Our time in Southern California has been spent in Ventura, Los Angeles and San Diego. I’m a Southern California guy.

Other than an unsuccessful trip to the Super Bowl in 1995, generally the Chargers have been a frustrating team to follow. However, last year, when they added Justin Herbert, a great young quarterback, it got interesting.

Today resolved a lot of the pain for diehard fans. The great Kansas City Chiefs played us in a roller coaster of a game in Kansas City. However, between Justin Herbert, our quarterback, Mike Williams, our receiver, Keenan Allen, our receiver and Joey Bossa our defensive lineman, this was a game to behold. Plenty of other Chargers played beautifully.

With fourth down and nine yards to go and something like a minute or two left in the game, the new coach, Brandon Staley, took a huge risk. Instead of trying a go ahead field goal that was a considerable distance, he went for a 1st down on 4th down, realizing if he failed one of the greatest quarterbacks who may have ever lived had a pretty good chance of taking his team downfield for the winning score. He took the shot and his great quarterback, Justin Herbert, delivered the goods. Further, he took the team upfield for a touchdown and a six-point lead. At that point, Patrick Mahomes, that great KC quarterback, had about a minute to go. So he tried as best he could and did make progress, but, the Chargers won this one.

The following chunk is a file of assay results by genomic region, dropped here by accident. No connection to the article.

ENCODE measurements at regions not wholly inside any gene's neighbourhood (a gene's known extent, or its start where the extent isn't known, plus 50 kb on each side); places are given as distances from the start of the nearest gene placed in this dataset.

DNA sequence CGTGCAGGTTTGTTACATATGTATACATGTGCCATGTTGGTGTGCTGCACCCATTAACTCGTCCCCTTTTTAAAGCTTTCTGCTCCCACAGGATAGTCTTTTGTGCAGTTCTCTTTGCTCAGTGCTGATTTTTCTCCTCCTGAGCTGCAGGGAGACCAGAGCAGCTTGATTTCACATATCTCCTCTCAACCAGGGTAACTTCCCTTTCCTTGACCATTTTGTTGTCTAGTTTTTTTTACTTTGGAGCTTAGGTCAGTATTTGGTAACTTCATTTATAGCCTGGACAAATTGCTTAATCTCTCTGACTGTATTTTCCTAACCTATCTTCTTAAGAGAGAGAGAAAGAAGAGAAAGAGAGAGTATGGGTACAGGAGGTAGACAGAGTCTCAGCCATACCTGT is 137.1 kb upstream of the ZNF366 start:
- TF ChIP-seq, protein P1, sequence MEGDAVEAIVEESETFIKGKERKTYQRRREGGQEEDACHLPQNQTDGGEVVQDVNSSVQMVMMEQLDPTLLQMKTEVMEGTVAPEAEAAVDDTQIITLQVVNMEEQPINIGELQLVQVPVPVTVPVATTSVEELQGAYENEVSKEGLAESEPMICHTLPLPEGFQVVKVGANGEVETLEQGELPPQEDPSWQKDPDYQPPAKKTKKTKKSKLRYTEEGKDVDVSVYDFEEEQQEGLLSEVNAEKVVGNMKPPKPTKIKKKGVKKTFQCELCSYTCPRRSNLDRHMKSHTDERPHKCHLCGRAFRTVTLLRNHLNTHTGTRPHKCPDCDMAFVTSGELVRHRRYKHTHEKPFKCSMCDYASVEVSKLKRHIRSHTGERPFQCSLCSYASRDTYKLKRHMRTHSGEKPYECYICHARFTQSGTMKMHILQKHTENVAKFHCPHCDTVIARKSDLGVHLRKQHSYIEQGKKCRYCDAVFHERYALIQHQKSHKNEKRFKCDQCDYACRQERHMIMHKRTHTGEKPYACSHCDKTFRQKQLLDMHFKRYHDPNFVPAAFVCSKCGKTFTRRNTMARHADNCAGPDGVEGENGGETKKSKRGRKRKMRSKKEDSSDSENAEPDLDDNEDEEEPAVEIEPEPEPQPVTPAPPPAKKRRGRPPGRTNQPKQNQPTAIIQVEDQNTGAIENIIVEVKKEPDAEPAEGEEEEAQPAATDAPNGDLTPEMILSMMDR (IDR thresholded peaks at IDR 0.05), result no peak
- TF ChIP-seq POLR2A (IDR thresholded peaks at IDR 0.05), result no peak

It was a deeply satisfying victory for the Chargers and their fans all over Southern California. Sometimes you just got to wait, as, 27 years wasn’t so bad.

Kristine

My spouse and me…

Pilgrim on a Long, Long Journey

I woke up this morning and there was Kristine. For almost 43 years we’ve managed to live through innumerable highs and lows. However, here we are.

By the grace of God in the face of conflict, that is a part of any marriage, we still love each other. We care about getting better at that by the grace of God.

Yes, marriages are complicated. Yes, many fail. Yes, there are times of desperation. Yes, there are times of great joy.

The challenge in my retirement, as my sense of thirst, sense of hearing, sense of sight and mind, slowly (Please God), deteriorate, is to listen attentively with my aid-assisted ears and soul. There is more time to do that once retired. On the other hand, that time together, I think, is best balanced with time alone, which is a bit more difficult in a pandemic.

Down deep we both believe…

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What Can You Give in this World?

Theodore Dreiser wrote An American Tragedy and died a few months after my birth at 74. In the summer between high school and college, I read that book. It was a powerful work, and it reminded me, even at 18, of how badly you can destroy your life with poor decisions.

Dreiser said, “Love is the only thing you can really give in all this world. When you give love, you give everything.” What remains on earth after we depart is the love we gave away. It may well remain in the generations of our offspring.

You can’t buy it. You can’t create it. It occurs. I believe it ensues by a divine act that blesses our days.

Love fully engages us and enriches our lives. Thank God for huge favors.